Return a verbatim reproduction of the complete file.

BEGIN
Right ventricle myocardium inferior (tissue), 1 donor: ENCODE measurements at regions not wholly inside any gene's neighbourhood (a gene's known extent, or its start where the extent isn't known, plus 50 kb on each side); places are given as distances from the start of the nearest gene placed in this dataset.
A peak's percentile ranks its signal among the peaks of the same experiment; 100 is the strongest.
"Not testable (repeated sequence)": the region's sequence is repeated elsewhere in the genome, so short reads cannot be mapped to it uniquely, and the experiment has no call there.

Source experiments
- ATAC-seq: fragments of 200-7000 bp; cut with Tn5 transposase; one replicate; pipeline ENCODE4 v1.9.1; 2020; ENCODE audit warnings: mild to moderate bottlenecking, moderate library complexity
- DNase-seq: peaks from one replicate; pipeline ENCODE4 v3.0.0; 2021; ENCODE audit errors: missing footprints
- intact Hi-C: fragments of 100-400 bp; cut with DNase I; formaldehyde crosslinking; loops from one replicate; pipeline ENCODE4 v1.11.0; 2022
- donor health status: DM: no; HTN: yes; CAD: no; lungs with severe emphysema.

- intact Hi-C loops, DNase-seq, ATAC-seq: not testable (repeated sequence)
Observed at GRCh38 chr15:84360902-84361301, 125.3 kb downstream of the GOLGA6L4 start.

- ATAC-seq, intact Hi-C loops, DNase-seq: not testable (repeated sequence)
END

Right ventricle myocardium inferior (tissue), 1 donor: ENCODE measurements at regions not wholly inside any gene's neighbourhood (a gene's known extent, or its start where the extent isn't known, plus 50 kb on each side); places are given as distances from the start of the nearest gene placed in this dataset.
A peak's percentile ranks its signal among the peaks of the same experiment; 100 is the strongest.
"Not testable (repeated sequence)": the region's sequence is repeated elsewhere in the genome, so short reads cannot be mapped to it uniquely, and the experiment has no call there.

Source experiments
- ATAC-seq: fragments of 200-7000 bp; cut with Tn5 transposase; one replicate; pipeline ENCODE4 v1.9.1; 2020; ENCODE audit warnings: mild to moderate bottlenecking, moderate library complexity
- DNase-seq: peaks from one replicate; pipeline ENCODE4 v3.0.0; 2021; ENCODE audit errors: missing footprints
- intact Hi-C: fragments of 100-400 bp; cut with DNase I; formaldehyde crosslinking; loops from one replicate; pipeline ENCODE4 v1.11.0; 2022
- donor health status: DM: no; HTN: yes; CAD: no; lungs with severe emphysema.

- intact Hi-C loops, DNase-seq, ATAC-seq: not testable (repeated sequence)
Observed at GRCh38 chr15:84360902-84361301, 125.3 kb downstream of the GOLGA6L4 start.

- ATAC-seq, intact Hi-C loops, DNase-seq: not testable (repeated sequence)